- In Groups, enter the column that indicates the group that each observation belongs to. The column may be numeric, text, or date/time, and may contain up to 20 groups.
###### Note

If you want to change the order in which text groups are processed from their default alphabetized order, you can define your own order. For more information, go to Change the display order of text values in Minitab output.

- In Predictors, enter the column or columns that contain the numeric measurement variables that will be used to determine how the groups differ.

In this worksheet, Track is the grouping column, and indicates the current educational track into which a school administrator has placed each student. Test Score and Motivation are the predictor variables used to determine the educational track of each student.

C1 | C2 | C3 |
---|---|---|

Track | Test Score | Motivation |

3 | 1021 | 44 |

2 | 1152 | 56 |

1 | 1224 | 61 |

3 | 1077 | 46 |

2 | 1149 | 55 |

2 | 1192 | 49 |

Select the discriminant function to use for the analysis.

- Linear: Perform a linear discriminant analysis if you can assume that the groups have the same covariance matrix. For more information, go to What is linear discriminant analysis?.
- Quadratic: Perform a quadratic discriminant analysis if you cannot assume the groups have the same covariance matrix. For more information, go to What is quadratic discriminant analysis?.

You may want to run the analysis twice, using each discriminant function, and then compare the results to determine which function works best for your data. A common method to evaluate the discriminant function is to compare the proportion of correct classifications. Another method is to treat some observations that have known groups as if the groups are unknown and then determine how well the discriminant function predicts the known groups.

Select this option to compensate for an optimistic apparent error rate of misclassified observations. The apparent error rate is the percentage of misclassified observations. This number tends to be optimistic because the data being classified are the same data used to build the classification function.

With cross validation, Minitab omits each observation one at a time and calculates the discriminant function with the remaining observations. Then Minitab predicts the group for the omitted observation. If the proportion of correct groups is high, then you can have confidence in the predictions.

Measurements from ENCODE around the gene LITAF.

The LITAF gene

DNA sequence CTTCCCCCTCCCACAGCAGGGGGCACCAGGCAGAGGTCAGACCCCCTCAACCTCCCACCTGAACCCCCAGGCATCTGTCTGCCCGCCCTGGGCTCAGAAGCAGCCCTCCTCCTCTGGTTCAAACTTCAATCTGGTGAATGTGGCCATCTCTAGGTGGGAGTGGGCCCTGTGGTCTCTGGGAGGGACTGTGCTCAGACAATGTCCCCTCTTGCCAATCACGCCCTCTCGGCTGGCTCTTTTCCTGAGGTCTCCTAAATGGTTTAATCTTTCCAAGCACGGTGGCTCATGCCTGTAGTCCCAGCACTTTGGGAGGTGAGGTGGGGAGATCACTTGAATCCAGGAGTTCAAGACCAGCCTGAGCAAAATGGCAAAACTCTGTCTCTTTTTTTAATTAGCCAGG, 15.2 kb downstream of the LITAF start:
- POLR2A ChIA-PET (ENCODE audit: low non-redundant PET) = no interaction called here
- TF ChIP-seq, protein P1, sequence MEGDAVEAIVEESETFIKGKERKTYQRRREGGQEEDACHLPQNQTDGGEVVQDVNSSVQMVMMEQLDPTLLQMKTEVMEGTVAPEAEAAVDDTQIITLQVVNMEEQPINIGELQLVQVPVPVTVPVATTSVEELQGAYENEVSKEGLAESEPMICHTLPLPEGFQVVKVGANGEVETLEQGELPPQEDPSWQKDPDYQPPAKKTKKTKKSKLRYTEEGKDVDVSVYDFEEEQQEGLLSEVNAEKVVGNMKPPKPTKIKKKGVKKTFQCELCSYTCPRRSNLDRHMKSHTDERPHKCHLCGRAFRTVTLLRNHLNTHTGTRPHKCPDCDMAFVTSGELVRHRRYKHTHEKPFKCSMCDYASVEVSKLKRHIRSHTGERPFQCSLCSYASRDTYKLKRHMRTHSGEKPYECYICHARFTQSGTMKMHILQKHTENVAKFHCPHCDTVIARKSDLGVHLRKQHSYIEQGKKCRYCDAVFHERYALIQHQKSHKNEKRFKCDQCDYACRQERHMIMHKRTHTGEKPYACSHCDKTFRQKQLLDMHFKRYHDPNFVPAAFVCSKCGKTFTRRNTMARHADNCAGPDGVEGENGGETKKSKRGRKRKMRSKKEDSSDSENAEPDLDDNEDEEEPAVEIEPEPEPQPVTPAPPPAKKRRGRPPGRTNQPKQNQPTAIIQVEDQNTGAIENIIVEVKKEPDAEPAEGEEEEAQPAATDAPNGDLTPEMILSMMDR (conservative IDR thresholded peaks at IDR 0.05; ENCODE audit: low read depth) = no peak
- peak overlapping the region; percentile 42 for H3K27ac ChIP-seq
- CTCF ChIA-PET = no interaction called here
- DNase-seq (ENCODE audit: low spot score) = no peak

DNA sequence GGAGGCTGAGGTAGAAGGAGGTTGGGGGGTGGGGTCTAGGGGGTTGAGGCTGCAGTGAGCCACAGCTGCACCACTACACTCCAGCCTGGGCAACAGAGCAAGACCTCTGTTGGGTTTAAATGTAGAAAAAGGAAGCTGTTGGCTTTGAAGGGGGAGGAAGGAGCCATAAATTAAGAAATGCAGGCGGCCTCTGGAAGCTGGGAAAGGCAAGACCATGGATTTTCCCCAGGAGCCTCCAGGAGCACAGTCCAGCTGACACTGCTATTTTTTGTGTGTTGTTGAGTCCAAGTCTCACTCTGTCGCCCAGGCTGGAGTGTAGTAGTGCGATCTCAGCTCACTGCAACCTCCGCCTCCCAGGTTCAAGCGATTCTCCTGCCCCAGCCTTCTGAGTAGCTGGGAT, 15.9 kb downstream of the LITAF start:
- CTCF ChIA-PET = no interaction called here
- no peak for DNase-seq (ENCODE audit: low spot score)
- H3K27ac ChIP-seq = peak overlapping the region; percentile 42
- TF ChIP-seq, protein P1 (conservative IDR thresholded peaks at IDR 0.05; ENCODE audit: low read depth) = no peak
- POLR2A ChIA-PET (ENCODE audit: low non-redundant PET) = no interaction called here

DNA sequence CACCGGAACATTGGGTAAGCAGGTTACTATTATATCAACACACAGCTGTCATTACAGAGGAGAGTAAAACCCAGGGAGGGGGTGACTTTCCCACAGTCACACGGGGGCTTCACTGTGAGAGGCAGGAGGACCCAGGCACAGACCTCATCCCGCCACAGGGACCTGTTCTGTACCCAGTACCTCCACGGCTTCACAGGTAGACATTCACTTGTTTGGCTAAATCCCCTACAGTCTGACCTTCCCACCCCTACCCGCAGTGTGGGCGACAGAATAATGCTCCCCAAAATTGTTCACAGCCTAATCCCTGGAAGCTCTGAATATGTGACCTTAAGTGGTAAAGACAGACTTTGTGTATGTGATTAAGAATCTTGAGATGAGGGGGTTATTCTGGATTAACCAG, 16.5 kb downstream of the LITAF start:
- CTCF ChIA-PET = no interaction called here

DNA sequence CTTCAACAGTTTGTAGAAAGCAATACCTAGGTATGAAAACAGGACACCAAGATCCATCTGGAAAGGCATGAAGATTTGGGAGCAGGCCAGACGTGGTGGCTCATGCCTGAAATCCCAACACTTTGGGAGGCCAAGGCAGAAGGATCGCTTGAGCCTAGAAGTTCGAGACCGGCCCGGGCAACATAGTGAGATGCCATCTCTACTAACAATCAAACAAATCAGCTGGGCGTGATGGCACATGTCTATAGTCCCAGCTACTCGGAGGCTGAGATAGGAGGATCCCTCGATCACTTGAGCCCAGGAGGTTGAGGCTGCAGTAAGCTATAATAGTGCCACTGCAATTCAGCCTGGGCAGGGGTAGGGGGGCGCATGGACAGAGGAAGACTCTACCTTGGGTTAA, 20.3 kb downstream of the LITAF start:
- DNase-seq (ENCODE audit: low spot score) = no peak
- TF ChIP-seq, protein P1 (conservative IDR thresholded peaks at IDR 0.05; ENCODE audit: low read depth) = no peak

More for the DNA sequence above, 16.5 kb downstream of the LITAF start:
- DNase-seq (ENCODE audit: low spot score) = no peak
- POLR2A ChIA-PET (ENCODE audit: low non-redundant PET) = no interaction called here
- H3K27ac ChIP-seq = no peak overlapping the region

If you use cross-validation, Minitab displays an additional summary table and adds cross-validation information to the Summary of Misclassified Observations table.

Another way to calculate a more realistic error rate is to split your data into two parts. Use one part to create the discriminant function, and the other part as a validation set. Predict group membership for the validation set and calculate the error rate as the percentage of these data that are misclassified.

You can save results from your analysis to the worksheet so that you can use them in other analyses, graphs, and macros. Minitab stores the selected results in the column that you enter. The names of the storage columns for the fits and cross-validated fits end with a number that increases as you store those results multiple times.

- Linear discriminant function
- Enter columns to store the coefficients from the linear discriminant function. Enter one column for each group. Minitab stores one column for each function and one row for each coefficient. The constant is stored in the first row of each column.
- Fits
- Select to store the fitted values. The fitted value for an observation is the group into which it is classified. Minitab stores the group identifiers in the FITS1 column, with one row for each observation in the data.
- Fits from cross validation
- Select to store the fitted values when the discrimination is performed using cross-validation. The fitted value for an observation is the group into which it is classified. Minitab stores the group identifiers for cross-validation in the XFIT1 column, with one row for each observation in the data.